July 5, 2012 Zakiyah Ansari NYC Coalition for Educational Justice Jorel Moore Urban Youth Collaborative c/o 260

East 93rd Street Brooklyn, New York 11212 917 309 5742 U.S. Department of Education Office for Civil Rights Customer Service Team 400 Maryland Avenue, SW Washington, D.C. 20202 To Whom It May Concern: We are writing to file a complaint under Title VI of the Civil Rights Act of 1964 against Mayor Michael Bloomberg and the NYC Department of Education (DOE). Instead of intervening aggressively to help the lowest performing schools improve, the DOE has consistently neglected to provide the comprehensive guidance and supports that struggling schools need. In fact, the number of high needs students was actually allowed to increase, while supports remained the same or decreased, in the years preceding closings. Since 2003 the DOE has closed 140 schools, serving large numbers of the city’s highest needs students. These closed schools had higher percentage of students living in poverty, with disabilities and English Language Learners than the school system as a whole. Demographics of the 117 schools closed since 2003 117 closed schools Special Education Free & Reduced Price Lunch English Language Learners

Citywide 9% 65% 14%

13% 75% 18%

New York City Board of Education, 2002–2006 Annual School Report Cards; New York City Department of Education (NYCDOE), Comprehensive Education Plan 2007; NYCDOE, Progress Reports 2008–2011.

notes: Figures above represent

phase-out year 1 averages (2002-2011) across the 117 closed schools

Despite claims to the contrary, since 2003, there has been no significant reduction in the achievement gap separating New York City’s African American and Latino students from white students on the National Assessment of Educational Progress (NAEP) testing program. In 2010 the New York State Regents reported that only 13% of Black and Latino students who had entered ninth grade four years earlier-were college ready compared to whites. 1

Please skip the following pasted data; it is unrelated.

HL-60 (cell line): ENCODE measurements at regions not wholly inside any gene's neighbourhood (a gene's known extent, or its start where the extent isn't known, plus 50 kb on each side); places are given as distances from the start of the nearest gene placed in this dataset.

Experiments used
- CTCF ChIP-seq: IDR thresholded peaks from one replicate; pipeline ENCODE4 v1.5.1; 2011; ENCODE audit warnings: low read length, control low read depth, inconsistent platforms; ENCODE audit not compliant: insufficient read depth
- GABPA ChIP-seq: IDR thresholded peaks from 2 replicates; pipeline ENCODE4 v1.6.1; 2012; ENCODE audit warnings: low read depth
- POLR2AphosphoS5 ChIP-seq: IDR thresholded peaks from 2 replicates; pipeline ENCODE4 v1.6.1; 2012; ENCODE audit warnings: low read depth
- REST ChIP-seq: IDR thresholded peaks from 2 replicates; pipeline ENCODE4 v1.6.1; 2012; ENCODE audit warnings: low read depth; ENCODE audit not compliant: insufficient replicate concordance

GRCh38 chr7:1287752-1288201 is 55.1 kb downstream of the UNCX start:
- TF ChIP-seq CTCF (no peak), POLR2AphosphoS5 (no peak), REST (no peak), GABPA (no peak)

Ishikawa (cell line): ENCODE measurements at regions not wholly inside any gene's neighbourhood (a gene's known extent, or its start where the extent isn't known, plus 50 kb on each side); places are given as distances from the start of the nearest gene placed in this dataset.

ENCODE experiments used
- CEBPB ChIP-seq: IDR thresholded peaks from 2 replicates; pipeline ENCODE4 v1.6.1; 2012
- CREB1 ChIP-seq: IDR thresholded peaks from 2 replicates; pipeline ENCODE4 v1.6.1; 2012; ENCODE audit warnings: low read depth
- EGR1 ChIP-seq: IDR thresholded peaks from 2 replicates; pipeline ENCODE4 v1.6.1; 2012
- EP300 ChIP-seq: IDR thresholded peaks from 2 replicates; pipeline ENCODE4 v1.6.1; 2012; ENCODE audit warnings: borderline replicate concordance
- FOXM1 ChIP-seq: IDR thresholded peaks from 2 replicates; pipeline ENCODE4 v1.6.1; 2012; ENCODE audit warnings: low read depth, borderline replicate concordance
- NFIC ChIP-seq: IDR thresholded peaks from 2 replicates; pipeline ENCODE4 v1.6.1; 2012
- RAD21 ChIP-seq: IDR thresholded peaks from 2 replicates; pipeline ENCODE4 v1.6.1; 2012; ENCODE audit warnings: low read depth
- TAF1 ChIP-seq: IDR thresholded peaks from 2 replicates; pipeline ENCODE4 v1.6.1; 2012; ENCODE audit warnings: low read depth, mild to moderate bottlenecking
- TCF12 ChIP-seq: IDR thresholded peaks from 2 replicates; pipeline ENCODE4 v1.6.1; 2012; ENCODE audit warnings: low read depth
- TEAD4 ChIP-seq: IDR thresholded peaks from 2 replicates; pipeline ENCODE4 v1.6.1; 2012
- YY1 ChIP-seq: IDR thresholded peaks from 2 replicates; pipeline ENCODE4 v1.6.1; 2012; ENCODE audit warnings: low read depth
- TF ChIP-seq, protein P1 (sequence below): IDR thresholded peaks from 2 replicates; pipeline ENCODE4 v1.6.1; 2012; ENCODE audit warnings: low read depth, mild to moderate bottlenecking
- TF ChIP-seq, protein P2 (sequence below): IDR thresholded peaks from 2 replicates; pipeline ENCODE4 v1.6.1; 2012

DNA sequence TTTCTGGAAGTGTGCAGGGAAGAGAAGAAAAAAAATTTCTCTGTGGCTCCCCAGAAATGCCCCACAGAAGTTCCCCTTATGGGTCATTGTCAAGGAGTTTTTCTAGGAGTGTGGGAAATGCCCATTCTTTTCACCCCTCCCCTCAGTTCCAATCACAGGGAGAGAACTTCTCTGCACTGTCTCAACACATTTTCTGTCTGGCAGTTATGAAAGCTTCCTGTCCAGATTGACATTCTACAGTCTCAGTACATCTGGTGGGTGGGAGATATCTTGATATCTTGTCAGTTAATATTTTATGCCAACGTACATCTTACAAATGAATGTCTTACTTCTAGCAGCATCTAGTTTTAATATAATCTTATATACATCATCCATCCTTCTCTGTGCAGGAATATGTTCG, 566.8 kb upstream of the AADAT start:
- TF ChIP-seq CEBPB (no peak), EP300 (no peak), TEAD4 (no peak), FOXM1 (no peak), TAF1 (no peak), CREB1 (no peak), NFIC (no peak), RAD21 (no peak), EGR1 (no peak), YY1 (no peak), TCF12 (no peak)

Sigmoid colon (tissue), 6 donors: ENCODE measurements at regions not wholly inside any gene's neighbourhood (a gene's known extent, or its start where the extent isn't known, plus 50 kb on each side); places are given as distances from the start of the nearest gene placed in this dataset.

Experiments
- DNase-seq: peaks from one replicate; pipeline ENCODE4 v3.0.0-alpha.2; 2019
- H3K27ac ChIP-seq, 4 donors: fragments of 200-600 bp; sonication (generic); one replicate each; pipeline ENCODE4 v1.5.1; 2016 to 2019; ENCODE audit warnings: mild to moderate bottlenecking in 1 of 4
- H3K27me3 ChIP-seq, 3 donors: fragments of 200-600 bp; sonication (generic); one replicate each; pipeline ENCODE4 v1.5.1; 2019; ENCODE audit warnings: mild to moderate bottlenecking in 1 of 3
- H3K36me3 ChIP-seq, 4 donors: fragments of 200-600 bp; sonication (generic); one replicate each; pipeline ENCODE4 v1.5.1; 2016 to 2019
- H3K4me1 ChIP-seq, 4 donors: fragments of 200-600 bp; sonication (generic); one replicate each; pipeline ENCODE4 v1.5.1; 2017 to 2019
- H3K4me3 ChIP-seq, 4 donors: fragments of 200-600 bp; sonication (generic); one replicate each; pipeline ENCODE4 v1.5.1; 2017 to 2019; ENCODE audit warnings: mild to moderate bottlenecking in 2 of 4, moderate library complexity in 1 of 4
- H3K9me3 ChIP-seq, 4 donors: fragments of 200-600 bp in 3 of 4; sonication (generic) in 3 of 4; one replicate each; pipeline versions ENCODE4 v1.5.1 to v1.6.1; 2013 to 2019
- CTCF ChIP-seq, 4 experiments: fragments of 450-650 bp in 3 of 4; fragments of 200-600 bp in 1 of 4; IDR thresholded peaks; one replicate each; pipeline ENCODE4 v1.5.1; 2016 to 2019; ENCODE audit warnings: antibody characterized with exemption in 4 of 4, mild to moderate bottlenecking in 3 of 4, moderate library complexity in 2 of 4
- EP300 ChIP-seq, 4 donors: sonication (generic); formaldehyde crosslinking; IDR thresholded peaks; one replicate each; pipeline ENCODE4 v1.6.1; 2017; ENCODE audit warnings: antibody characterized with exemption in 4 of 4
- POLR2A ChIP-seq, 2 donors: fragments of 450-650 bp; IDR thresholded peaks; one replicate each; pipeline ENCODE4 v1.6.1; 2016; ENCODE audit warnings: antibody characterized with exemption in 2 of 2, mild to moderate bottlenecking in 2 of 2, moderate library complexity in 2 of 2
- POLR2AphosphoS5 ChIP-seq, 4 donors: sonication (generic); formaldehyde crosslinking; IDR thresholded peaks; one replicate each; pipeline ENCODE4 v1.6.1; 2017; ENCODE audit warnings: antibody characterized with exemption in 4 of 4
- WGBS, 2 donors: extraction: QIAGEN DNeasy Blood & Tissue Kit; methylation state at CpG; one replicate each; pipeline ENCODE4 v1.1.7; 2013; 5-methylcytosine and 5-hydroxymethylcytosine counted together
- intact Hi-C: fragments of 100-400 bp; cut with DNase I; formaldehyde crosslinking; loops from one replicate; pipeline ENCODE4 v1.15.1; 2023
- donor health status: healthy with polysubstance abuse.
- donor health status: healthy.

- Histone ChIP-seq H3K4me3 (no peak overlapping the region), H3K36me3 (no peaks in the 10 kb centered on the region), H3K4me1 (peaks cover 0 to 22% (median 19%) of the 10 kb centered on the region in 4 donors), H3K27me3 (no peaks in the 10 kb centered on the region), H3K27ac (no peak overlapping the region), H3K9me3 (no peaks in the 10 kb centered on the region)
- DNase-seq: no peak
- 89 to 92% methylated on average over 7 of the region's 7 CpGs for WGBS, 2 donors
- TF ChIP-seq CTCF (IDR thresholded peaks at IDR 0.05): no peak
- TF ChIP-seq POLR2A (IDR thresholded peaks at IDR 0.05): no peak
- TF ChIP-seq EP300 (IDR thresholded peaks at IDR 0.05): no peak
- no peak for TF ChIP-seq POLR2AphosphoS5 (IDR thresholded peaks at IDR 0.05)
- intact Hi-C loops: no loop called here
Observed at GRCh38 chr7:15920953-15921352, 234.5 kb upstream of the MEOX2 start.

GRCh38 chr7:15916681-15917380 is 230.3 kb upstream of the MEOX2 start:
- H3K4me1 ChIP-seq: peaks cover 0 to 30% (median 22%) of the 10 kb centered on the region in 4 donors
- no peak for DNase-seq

In addition, the mayor’s discriminatory reforms have marginalized parent and community voice and eliminated educator and citizen participation in education decision making. Our organizations, along with many others have worked together through organizing and advocacy to fight these actions. Parents and students have packed Panel for Educational Policy (Board of Education renamed by Mayor Bloomberg in 2002) meetings to denounce the lack of transparent criteria that led to the discriminatory decisions to close our schools. We have seen the impact similar actions have had on poor and working-class communities of color across the country. We have seen all of the harms that befall children whose educational lives are rendered unstable just as they so often face instability and upheaval in other aspects of their lives. Discharge rates in 21 of our closed high schools averaged 30%, compared to 19% citywide. • • At Taft High School, 70% of students dropped out in the school’s final year At Morris High School, 55% of students were discharged in the final year